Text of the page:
By Victor Joecks
To sell his $1.4 billion tax increase to Republicans in the Assembly and to the general public, Gov. Brian Sandoval promised that unprecedented levels of state spending would be accompanied by reforms and accountability.
During the session, the Nevada Policy Research Institute and courageous lawmakers, like Assemblyman Ira Hansen, asked the obvious question, “Where is the accountability for the money, especially the decades of education-funding increases that we’re already spending?”
According to lawmakers, the governor and his staff privately assured lawmakers that this time would be different. They pitched lawmakers about future reforms and spending-accountability measures that would begin immediately. Ineffective spending increases of the past? They were ignored.
It’s like the classic Peanuts cartoon. The Governor was Lucy, holding the football — that is, promises of accountability. He then assured more than a dozen Assembly Republicans — naive Charlie Browns — that this time government wouldn’t yank the football away.
When Charlie Brown gets fooled in the cartoon, he finds out immediately, having landed on his back. When lawmakers get fooled, however, it usually takes years for the accountability promises to unravel. By the time that happens, politicians like Sandoval have usually moved on to another office, leaving taxpayers out millions — or billions.
This time, however, the promises were so weak that some accountability and reform measures unraveled even before the session ended.
In its first half, legislators approved a more than $4 billion property tax increase without a popular vote, breaking promises previously made to voters. To sweeten the deal, Republican Sens. Ben Kieckhefer and Becky Harris, bill sponsors, included a provision exempting school districts and the Nevada System of Higher Education from prevailing-wage rates on construction projects. Given that prevailing wage adds 45 percent to the cost of labor, those savings would have been substantial, allowing more schools to be built. Still, most of the savings would have come from spending new tax dollars more efficiently, rather than spending current tax dollars more wisely.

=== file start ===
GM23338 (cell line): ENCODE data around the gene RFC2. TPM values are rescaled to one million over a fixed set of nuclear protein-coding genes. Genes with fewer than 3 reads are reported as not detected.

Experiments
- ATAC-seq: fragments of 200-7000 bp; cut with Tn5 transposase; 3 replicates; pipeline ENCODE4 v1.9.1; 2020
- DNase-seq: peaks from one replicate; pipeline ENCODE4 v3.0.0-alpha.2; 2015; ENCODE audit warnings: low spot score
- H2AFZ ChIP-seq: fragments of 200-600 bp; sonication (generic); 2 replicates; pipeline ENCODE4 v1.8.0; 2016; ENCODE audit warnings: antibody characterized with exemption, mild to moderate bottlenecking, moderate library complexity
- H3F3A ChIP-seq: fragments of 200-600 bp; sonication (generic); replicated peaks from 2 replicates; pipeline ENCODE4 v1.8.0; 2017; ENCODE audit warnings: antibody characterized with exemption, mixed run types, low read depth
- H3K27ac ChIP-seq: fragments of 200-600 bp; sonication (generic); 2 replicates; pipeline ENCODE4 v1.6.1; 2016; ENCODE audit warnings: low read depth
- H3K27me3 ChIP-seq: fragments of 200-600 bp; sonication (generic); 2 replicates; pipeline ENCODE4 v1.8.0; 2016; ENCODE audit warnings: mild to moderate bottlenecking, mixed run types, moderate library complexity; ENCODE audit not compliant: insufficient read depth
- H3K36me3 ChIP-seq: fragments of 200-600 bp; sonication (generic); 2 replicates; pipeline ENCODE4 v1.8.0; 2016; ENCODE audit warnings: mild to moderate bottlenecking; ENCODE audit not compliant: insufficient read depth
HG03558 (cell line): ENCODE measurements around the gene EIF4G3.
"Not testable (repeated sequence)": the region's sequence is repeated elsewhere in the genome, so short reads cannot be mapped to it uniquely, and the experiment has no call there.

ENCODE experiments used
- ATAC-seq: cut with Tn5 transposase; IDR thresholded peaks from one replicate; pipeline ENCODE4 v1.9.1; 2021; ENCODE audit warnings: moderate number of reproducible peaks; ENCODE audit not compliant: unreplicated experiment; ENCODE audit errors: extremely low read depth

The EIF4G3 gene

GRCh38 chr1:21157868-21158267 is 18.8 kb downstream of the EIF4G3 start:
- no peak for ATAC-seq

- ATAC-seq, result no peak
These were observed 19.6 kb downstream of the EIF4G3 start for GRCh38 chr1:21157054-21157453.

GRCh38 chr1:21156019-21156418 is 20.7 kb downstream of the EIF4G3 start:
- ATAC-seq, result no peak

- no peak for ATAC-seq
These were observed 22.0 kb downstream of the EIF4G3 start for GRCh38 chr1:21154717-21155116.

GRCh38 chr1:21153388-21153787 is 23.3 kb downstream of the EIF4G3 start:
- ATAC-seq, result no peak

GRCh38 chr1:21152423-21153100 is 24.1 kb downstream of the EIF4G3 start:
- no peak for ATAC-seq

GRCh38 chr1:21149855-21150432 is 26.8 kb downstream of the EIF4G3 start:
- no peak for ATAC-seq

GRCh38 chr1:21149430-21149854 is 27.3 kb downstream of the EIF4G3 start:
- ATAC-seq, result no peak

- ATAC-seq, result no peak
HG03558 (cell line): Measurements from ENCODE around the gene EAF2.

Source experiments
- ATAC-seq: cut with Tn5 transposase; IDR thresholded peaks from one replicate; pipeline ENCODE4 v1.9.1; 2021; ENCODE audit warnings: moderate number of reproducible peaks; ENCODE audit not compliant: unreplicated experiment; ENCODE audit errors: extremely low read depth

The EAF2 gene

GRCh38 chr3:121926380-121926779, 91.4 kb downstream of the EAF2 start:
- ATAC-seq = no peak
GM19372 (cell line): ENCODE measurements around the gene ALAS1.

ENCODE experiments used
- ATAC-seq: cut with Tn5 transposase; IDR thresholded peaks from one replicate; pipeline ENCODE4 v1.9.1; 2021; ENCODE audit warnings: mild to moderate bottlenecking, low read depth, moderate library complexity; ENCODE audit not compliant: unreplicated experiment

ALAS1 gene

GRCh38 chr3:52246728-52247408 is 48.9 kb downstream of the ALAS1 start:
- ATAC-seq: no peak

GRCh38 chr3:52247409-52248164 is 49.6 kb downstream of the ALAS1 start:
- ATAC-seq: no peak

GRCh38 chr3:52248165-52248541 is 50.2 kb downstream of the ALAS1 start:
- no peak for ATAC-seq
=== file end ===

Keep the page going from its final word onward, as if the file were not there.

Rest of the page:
Even with the massive property tax increase imposed on property owners, unions and Democrats were still upset: Construction workers would be making market wages, rather than politically inflated prevailing wage rates.
Originally, AB172 would have further reformed the prevailing wage. As introduced by Assemblyman P.K. O’Neill, it would have exempted school construction from prevailing wage requirements and raised the threshold for paying the prevailing wage from $100,000 to $5 million.
On the last day of session, an amended version of AB172 would have set the prevailing wage threshold at $500,000 and adjusted that amount for inflation. Sen. Kieckhefer proposed Amendment 1056 to the bill, requiring school districts and the Nevada System of Higher Education to pay 90 percent of the prevailing wage on construction projects, lowered the prevailing wage threshold from $500,000 to $250,000, removed the requirement to adjust for inflation, and made some potentially helpful technical changes to how the rate is calculated.
The Senate then passed Kieckhefer’s version of AB172, and the Assembly concurred on a voice vote. With that, Kieckhefer returned prevailing wage requirements to school construction projects. So taxpayers will now be paying higher property taxes, while seeing fewer classrooms built, which supporters of the tax hike claim are so desperately needed.
Another phantom reform was ending social promotion out of the third grade, more commonly known as “Read by Three.” SB391, the relevant bill, did pass, and media reported the “one in three” unable-to-read third grader could now be held back.
But media reports and actuality are two different things. SB391 had two parts. First, comes the $27 million in literacy program grants to compensate for ineffective teachers — spending that begins immediately.
Part Two is the excellent and proven policy change of ending social promotion, which costs nothing. That change, however, is postponed until the 2019-20 school year. So the first cohort of children that Nevada schools must teach to “Read by Three” aren’t even in school yet.
Hansen proposed an amendment to begin the program in the 2016-17 school year, but it didn’t get enough support, even among Republicans.
With this accountability so far in the future, yet-to-be-elected lawmakers may well fear parental outrage over their illiterate little Johnnies and Susies being held back. The Nevada norm would be for the policy change of ending social promotion to be pushed out indefinitely. That’s even if Sandoval remains governor, not getting picked as the Republican nominee’s — or Hillary Clinton’s — running mate.
Accountability is always hard work in government, because even ineffective programs build a constituency of advocates who will complain that future accountability measures are “cutting to the bone.”
Lucy has pulled the football away again, and it’ll be students and taxpayers, not the Charlie Brown lawmakers, who will feel the worst of it.
Victor Joecks is executive vice president at the Nevada Policy Research Institute and oversees the execution of NPRI’s strategic plan and policy initiatives. He joined the Institute in 2009 and previously served as its communication director. Under his leadership, NPRI obtained record amounts of state and national media coverage.